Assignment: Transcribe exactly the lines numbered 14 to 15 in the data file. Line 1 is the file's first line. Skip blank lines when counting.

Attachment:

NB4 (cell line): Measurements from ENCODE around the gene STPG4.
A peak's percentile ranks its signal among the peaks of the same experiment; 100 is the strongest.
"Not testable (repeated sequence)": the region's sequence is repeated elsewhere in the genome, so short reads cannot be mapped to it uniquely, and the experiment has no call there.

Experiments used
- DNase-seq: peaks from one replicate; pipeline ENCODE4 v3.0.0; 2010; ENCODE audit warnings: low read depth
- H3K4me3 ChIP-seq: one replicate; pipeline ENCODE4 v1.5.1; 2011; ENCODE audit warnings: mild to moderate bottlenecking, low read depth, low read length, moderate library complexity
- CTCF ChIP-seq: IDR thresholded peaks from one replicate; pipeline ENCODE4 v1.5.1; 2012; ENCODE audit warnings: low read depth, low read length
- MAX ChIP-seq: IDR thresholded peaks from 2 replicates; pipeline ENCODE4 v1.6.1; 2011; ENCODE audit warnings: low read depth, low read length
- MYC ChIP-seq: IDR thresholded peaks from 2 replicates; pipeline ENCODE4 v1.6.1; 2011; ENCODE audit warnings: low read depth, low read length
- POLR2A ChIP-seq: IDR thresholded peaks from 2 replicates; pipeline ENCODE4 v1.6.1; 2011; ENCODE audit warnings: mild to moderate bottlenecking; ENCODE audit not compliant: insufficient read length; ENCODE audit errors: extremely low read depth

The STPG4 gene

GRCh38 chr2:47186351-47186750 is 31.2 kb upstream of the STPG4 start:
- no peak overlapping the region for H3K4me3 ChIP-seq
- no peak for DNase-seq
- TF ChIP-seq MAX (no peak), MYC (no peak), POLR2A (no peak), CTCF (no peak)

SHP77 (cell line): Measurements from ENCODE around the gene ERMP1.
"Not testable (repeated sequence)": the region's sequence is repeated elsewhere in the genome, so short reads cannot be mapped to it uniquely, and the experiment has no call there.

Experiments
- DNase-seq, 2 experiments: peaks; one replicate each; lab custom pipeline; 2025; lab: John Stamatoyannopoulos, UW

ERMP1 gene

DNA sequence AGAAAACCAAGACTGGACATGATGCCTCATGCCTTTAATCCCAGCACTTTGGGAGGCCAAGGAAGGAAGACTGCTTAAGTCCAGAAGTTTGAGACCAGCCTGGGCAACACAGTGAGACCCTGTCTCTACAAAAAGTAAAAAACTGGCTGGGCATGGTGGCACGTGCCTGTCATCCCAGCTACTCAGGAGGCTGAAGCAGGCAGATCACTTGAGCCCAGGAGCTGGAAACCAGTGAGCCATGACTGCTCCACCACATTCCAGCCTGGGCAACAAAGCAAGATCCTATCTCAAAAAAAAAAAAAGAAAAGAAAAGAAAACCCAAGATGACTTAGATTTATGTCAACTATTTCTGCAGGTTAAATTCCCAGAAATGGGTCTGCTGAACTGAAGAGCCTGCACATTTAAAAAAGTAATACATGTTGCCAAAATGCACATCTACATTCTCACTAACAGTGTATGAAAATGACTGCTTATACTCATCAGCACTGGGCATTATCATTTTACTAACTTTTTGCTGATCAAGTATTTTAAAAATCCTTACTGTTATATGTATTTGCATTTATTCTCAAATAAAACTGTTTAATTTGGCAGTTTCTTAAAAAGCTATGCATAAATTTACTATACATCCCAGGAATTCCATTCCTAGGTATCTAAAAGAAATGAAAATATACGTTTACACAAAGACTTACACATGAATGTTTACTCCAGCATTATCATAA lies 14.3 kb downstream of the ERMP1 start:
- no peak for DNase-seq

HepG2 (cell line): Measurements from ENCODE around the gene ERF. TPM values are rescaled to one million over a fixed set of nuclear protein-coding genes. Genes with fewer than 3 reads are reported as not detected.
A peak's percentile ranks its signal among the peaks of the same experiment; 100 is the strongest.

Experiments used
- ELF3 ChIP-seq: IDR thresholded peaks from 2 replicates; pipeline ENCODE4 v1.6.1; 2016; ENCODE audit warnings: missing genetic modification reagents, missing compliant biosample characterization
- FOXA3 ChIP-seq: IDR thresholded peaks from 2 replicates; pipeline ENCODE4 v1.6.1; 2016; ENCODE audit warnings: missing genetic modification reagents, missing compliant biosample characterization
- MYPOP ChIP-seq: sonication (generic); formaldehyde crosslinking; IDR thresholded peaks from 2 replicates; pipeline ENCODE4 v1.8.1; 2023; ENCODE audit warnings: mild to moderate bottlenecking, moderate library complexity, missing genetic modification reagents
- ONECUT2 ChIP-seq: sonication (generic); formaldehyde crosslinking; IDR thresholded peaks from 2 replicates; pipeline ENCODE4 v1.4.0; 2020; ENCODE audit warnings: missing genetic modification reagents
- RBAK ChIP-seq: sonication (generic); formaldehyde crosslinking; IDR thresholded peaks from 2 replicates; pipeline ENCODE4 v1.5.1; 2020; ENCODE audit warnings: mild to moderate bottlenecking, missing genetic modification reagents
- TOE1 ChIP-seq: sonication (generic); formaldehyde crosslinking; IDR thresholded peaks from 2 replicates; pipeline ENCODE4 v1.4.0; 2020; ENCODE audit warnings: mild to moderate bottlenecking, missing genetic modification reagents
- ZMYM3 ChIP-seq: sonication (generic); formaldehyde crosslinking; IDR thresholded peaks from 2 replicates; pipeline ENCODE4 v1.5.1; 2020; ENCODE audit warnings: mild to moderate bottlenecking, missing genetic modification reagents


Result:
- no peak for DNase-seq
- TF ChIP-seq MAX (no peak), MYC (no peak), POLR2A (no peak), CTCF (no peak)